New residents on Hatteras Island often wonder how they can get involved in the local community. Luckily, the Outer Banks is home to a number of non-profit organizations, which both foster new and stronger relationships with neighbors, and also work to benefit the island in innumerable ways. From the local volunteer fire departments, to beloved groups like the Hatteras Island Cancer Foundation or Friends of Felines, there are ample opportunities for islanders to contribute, and to give back to their home.
But one of the biggest and most noticeable needs when it comes to volunteers isn’t necessarily a year-round endeavor – it’s the help and manpower that is required after a storm.
Kenny Brite is the president of the Hatteras Island Community Emergency Response Team (HI CERT). Founded in 2011 after Hurricane Irene with 80 members in its inaugural year, this non-profit organization currently has about 40 volunteers who jump into action in the immediate aftermath of a hurricane or devastating storm.
“Basically, what CERT does is what I teasingly call ‘shipping and receiving,’” says Brite. “We’re on the logistics side of storm response, while the Methodist Men are more hands-on.”
Dennis Carroll is the Director of the Cape Hatteras United Methodist Men (CHUMM). Though the 43-year-old and 85-member organization helps residents in need all year long, they also become instrumental and a familiar presence in the community after a storm hits.
“Generally, we do the site assessments, prepare work orders, and deploy teams and volunteers,” says Carroll. “One or more of the [island’s] firehouses is generally chosen as the central intake and response point, and we all participate there.”
The two organizations are distinctively different, but they also work hand-in-hand after every major disaster, alongside other organizations such as Dare County Social Services and Dare County Emergency Management.
For example, folks who were on the Outer Banks in the days and weeks after 2019’s Hurricane Dorian likely remember the frenzied but organized activity at the Frisco Fire Station, which became the primary hub for folks to ask for help, drop off or pick up donations, and essentially find various forms of relief after Dorian tore through southern Hatteras Island and Ocracoke Island.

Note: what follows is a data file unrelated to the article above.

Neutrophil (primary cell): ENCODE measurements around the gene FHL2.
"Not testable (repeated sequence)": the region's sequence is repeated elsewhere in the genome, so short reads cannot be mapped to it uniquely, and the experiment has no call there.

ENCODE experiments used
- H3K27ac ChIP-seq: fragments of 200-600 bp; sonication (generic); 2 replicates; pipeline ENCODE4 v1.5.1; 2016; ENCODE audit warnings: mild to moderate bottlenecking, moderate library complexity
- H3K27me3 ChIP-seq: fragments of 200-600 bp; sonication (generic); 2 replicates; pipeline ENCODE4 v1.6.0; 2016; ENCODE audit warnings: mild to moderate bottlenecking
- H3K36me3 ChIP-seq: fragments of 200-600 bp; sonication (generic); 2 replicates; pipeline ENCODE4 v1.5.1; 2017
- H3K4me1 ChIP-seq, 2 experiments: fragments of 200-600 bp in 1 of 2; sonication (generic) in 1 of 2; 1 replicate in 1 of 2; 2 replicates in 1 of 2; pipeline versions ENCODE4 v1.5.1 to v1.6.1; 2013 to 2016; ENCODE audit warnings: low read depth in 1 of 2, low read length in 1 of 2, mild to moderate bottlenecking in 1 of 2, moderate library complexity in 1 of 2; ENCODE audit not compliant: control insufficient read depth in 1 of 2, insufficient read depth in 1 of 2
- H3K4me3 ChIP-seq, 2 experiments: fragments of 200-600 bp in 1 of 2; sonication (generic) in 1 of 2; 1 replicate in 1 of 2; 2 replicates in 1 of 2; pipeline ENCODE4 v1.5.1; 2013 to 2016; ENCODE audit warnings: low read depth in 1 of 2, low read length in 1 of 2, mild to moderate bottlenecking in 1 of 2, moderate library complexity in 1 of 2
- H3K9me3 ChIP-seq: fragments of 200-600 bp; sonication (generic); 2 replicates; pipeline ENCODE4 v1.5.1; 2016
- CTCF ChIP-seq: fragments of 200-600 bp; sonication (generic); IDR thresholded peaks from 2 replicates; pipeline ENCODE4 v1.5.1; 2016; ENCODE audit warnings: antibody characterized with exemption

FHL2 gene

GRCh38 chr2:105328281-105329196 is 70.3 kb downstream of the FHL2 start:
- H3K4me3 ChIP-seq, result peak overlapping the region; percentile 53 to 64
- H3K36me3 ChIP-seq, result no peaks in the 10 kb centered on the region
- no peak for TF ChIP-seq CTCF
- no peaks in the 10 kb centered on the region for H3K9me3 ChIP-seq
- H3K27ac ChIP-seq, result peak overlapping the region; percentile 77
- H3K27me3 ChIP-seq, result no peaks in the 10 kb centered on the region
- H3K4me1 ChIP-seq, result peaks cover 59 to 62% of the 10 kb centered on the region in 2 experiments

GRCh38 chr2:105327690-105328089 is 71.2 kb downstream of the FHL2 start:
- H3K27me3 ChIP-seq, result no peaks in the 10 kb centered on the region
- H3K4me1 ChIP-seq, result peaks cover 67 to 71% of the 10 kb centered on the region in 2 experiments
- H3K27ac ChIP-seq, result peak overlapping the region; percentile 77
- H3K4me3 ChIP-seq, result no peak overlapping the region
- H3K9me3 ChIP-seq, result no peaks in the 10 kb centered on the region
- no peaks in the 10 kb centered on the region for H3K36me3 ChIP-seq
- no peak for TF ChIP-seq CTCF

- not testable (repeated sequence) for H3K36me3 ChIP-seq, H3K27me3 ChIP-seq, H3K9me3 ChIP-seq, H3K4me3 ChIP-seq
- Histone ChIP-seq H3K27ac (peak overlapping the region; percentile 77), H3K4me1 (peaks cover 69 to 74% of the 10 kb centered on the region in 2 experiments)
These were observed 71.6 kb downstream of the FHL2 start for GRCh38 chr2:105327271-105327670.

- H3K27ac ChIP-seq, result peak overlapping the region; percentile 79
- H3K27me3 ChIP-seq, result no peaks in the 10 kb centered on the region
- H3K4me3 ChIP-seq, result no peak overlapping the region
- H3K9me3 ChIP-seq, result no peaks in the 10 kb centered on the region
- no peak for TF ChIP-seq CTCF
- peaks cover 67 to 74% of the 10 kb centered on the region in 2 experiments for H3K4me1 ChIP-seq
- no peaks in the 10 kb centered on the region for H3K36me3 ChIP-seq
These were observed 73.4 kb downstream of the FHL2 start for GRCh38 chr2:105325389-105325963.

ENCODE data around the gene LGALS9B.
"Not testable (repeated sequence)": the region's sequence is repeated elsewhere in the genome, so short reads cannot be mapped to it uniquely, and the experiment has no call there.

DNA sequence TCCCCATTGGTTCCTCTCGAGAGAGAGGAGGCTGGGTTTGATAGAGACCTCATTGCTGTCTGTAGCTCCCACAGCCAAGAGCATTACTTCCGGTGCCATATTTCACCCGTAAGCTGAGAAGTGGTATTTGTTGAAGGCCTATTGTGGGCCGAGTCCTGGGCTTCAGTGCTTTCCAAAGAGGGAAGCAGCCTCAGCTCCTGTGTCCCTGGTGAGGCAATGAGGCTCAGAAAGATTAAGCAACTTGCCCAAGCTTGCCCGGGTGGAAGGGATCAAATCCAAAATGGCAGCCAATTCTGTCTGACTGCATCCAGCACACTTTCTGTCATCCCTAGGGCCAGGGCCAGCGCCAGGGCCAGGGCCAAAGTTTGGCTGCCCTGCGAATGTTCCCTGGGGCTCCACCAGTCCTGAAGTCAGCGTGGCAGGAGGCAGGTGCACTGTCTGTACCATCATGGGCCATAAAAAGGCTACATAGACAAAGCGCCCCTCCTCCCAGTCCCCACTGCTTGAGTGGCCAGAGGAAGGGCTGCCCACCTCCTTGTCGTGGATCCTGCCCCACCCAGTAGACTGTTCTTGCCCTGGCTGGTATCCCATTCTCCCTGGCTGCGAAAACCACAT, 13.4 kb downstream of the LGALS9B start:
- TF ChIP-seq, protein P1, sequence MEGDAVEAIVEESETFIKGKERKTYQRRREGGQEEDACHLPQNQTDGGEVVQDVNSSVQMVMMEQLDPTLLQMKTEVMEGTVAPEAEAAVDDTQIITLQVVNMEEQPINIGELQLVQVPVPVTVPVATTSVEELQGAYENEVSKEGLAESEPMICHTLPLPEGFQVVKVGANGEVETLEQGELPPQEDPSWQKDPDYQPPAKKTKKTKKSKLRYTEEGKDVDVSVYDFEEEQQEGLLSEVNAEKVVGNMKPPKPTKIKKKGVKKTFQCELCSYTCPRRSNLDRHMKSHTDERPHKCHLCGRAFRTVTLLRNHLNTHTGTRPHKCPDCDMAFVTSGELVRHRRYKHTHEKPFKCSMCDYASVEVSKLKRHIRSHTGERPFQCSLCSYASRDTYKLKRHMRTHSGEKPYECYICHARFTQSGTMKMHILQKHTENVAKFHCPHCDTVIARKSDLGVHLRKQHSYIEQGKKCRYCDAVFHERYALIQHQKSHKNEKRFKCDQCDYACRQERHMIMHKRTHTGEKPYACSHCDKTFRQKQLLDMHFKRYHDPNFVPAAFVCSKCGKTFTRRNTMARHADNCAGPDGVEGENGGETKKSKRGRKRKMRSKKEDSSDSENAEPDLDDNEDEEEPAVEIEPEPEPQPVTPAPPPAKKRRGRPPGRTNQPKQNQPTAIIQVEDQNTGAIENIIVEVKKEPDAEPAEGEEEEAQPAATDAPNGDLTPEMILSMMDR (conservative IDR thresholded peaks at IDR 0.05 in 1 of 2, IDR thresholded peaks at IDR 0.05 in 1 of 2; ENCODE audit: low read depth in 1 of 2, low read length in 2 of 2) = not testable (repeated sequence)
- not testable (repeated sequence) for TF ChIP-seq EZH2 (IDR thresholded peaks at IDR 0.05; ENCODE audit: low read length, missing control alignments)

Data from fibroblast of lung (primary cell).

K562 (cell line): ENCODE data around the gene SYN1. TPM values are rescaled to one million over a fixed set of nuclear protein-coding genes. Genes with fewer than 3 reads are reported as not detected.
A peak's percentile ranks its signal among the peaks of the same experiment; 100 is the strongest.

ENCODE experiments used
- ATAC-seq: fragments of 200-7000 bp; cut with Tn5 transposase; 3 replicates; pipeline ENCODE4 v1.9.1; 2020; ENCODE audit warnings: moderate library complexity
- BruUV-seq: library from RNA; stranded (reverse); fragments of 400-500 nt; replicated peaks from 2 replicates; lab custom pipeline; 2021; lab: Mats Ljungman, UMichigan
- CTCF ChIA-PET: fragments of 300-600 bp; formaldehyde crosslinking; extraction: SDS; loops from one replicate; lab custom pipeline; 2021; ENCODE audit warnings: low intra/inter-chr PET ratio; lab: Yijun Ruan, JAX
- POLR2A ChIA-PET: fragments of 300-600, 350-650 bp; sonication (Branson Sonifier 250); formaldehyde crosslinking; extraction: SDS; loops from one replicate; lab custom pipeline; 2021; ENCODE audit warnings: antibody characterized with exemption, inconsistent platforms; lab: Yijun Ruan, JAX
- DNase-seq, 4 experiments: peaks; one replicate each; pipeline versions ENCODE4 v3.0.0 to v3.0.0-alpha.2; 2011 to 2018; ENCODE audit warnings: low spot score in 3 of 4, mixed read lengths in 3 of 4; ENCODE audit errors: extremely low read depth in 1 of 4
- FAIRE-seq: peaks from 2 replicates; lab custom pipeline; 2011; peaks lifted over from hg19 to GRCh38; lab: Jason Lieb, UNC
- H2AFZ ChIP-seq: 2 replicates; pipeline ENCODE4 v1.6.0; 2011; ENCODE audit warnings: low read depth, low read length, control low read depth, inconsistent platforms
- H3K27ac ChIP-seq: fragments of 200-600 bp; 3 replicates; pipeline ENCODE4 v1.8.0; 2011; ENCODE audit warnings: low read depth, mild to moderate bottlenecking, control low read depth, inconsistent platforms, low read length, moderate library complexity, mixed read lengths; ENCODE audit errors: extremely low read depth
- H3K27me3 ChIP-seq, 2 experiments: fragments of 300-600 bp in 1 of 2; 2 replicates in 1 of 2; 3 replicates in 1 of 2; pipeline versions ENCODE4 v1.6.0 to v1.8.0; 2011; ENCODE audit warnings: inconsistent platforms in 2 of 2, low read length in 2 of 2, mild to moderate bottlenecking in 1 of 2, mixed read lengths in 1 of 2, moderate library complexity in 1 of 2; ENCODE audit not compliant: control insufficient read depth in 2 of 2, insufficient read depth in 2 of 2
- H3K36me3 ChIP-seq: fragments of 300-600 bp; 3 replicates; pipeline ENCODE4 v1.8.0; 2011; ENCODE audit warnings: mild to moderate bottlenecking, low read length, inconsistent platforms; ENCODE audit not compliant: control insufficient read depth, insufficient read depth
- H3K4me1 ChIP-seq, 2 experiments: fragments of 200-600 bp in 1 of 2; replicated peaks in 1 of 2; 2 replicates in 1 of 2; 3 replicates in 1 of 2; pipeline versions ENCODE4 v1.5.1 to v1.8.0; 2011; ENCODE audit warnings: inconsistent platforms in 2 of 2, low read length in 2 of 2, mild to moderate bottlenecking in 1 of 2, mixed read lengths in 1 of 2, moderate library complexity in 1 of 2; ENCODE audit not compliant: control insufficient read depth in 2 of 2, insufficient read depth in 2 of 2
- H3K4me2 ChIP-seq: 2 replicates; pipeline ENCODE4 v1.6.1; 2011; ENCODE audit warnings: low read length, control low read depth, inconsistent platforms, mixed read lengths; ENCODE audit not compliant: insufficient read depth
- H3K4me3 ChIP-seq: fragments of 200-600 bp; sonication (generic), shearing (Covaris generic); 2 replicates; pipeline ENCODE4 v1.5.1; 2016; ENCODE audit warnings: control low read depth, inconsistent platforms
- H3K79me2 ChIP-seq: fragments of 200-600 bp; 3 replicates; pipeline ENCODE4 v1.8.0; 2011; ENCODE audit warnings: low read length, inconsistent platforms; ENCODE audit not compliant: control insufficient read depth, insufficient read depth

Representatives from both CHUMM and CERT were continually present at the Frisco site, addressing the needs of residents whose homes were flooded with up to seven feet of water, and in many cases, essentially ruined.
“We work a lot, hand in hand, with the Methodist Men. We partner with Emergency Management and also work closely with Social Services, too,” says Brite. “And after a storm, it’s critical to have enough volunteers, especially after a large event… After Dorian, we logged 4,200 volunteer hours, and that was with about 25 people.”
Both organizations have a hefty jumpstart when it comes to storms, for sure. They have community support, non-profit status, and years of experience based on previous hurricane responses, such as after Dorian, Matthew, and Irene.
But the one thing that both organizations currently lack is volunteers.
“People were putting in 40 to 50 hours over the course of one or two weeks during Dorian, which is a lot,” says Brite. “If we could spread that out, it would spread the workload out a whole lot more… we don’t want people to burn out after a storm, and [our volunteers] need to deal with their own homes as well.”
Both organizations offer multiple ways for folks to volunteer, and there’s always a ton of varying work to be done. Folks are needed to help gut flooded homes or conduct emergency roof repairs, but they’re also needed to assess damage and create work orders, manage the distribution and receiving of supplies, help with the intake for residents in need, and a range of other tasks that don’t require heavy lifting or construction experience.
“CERT volunteers have a choice – they can help with intake, can help with supplies management and distribution, or can deploy with the early response teams to sites,” says Carroll. “And the Methodist Men volunteers generally lead the on-site early response, and volunteer at the help desk… we also have a group of volunteers who aren’t capable of heavy lifting, but who can operate as local guides and resources. They can get volunteers to job sites, help them get supplies or materials, or help with any other needs that they have. They simply make the volunteers more efficient.”
“We’re more shipping and receiving,” says Brite. “We get the stuff in, and get the stuff out: Supplies, materials, identifying what needs are and where, that’s what we do… We deal with food [distribution], and housing issues, and we start taking information on Day One of who needs help and where, which helps speed up the process.”
The combined post-storm operations have run like clockwork.